In January, the Venezuelan leader called for the Farc to be taken off international terrorist lists and insisted the rebels be recognised as a legitimate belligerent force.
He has since backtracked on that, condemning the guerrillas for their policy of kidnapping and telling them that it was time to end the fighting.
Consummate politician
The successful rescue of the hostages will no doubt boost Mr Uribe's already staggering approval ratings, which hover at around 80%.
It will also perhaps secure any re-election plans he might have. President Uribe has already changed the constitution once, which allowed him to stand again as a candidate in the 2006 elections.
He has not ruled out tampering with the constitution once more and indeed one of the political parties that support him, Partido de la U, is currently working on collecting enough signatures to trigger a referendum on the matter.
Ms Betancourt also supported any potential re-election bid by Mr Uribe, when she said that the 2006 re-election of Mr Uribe, with his hard-line policies, was seen by the guerrillas as a great blow. When asked about a third Uribe term she said:

Ms Betancourt will fight for the liberation of the remaining hostages
"Why not? It is interesting. That does not mean to say that I would necessarily vote for him as perhaps I have more affinity with other candidates."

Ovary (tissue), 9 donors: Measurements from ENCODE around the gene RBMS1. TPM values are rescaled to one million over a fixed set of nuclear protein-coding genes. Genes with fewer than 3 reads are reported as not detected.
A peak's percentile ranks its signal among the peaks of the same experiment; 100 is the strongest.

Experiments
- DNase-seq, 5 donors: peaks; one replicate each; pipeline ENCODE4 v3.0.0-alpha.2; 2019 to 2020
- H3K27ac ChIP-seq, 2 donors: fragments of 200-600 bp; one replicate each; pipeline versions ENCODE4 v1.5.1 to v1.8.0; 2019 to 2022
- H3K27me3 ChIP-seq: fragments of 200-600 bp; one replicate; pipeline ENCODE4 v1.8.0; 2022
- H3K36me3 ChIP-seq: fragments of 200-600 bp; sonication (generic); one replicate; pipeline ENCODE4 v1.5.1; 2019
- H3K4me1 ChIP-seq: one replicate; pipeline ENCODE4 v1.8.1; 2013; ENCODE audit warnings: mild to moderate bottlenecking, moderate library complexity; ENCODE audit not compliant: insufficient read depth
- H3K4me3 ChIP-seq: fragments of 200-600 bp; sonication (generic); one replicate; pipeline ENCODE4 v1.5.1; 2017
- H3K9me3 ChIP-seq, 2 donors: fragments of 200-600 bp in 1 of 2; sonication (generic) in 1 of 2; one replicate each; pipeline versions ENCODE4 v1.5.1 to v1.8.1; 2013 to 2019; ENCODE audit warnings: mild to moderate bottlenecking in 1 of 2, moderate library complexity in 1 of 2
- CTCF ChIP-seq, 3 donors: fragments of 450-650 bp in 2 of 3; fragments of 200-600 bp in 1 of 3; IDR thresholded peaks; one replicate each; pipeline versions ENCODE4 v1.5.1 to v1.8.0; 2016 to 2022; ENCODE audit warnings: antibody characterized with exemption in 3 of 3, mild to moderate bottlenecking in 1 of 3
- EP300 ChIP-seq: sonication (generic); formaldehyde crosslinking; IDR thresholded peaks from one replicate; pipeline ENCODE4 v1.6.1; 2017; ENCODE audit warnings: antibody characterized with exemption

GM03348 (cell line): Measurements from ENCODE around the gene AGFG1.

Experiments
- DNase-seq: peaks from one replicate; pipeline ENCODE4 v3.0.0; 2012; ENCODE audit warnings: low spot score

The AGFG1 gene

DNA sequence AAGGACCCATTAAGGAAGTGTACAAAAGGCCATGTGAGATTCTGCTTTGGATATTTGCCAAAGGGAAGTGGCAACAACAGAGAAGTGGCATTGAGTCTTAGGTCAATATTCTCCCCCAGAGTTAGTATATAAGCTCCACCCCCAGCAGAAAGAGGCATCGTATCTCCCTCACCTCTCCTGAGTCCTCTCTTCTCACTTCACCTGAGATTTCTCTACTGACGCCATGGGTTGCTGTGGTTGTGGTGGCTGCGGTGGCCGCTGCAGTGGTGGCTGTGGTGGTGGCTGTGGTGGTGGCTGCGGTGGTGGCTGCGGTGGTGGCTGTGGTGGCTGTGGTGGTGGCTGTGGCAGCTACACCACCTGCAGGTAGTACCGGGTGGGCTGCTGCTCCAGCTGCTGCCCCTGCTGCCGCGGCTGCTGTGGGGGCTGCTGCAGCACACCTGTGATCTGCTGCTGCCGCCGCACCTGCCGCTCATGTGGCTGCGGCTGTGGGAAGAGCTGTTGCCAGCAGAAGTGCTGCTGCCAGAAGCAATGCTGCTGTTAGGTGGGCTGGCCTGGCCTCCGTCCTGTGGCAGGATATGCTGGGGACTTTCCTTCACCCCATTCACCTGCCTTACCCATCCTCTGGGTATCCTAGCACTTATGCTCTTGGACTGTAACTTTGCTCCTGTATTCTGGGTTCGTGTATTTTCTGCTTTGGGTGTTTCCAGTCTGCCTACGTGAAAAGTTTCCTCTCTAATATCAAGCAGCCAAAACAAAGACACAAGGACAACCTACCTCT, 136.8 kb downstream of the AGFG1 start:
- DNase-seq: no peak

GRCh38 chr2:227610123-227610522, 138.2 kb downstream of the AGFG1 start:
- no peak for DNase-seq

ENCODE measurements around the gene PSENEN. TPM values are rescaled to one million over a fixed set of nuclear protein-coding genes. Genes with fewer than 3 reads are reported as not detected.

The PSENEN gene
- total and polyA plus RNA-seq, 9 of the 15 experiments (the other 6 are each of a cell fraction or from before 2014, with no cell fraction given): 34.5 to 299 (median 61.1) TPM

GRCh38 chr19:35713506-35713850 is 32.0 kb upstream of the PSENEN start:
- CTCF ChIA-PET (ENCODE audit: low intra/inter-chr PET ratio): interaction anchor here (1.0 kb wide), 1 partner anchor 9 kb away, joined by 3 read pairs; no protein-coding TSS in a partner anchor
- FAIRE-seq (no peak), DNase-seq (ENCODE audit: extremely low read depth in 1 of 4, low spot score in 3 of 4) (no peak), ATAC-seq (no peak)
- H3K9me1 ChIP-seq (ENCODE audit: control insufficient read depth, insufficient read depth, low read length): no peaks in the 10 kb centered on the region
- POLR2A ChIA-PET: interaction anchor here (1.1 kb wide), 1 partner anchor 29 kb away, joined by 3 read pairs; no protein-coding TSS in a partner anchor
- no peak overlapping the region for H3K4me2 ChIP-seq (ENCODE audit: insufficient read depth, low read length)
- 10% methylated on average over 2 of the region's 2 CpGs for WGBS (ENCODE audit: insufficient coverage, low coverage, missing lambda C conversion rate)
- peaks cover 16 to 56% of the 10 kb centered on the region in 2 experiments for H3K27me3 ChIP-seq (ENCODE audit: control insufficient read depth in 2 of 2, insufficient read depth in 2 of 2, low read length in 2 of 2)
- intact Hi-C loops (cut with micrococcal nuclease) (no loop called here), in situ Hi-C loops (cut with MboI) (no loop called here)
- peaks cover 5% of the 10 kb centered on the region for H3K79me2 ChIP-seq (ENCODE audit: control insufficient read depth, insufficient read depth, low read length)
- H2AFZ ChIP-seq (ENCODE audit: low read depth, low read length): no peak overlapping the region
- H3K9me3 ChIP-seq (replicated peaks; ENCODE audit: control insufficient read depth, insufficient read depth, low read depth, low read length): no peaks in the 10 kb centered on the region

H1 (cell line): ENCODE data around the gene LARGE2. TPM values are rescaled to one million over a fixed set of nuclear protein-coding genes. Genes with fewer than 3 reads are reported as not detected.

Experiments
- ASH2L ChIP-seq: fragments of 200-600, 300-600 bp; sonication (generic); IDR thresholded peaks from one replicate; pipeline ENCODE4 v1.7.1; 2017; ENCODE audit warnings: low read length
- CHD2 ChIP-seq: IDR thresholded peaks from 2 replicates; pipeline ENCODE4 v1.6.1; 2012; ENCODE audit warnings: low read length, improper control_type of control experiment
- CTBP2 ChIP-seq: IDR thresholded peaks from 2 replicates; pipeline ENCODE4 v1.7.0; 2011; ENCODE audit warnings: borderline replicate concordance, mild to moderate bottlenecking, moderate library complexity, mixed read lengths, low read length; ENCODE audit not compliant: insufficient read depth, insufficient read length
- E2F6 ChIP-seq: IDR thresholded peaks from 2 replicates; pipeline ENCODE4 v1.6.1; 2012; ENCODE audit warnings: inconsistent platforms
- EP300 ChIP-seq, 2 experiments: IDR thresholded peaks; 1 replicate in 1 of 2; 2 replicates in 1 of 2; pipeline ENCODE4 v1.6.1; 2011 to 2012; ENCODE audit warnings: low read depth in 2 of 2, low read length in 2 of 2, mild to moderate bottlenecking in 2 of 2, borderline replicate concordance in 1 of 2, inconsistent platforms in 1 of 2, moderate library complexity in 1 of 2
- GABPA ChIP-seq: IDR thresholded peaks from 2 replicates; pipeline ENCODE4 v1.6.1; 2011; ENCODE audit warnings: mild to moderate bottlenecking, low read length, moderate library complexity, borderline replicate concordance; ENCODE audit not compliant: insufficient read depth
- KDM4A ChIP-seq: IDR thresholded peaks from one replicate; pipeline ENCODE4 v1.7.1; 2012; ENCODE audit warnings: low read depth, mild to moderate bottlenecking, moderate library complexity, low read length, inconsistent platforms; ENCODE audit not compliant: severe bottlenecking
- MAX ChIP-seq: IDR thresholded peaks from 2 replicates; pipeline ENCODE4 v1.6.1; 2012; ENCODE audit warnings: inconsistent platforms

And what now for Ingrid Betancourt?
She looks set to pick up where she left off in February 2002 when she was kidnapped by the Farc at a rebel road block.
Then, she was campaigning for the Colombian presidency and since her release she has acted like the consummate politician she is, talking exhaustively with the media, praising the military, the government and the foreign nations that worked so hard on behalf of the kidnap victims.
She already has her new mission mapped out, fighting for the liberation of the hostages still in Farc hands.
"We need to fight for the freedom of the others, who are still in the jungle, still held by Farc," she said.
"There are a lot of people round the world who want to help us - fighting for the liberty of other Colombians."
The former presidential candidate, now with a profile and status the envy of politicians the world over, is in a very strong position to act as ambassador and activist for the release of the remaining hostages and the search for an end to the country's 44-year civil conflict.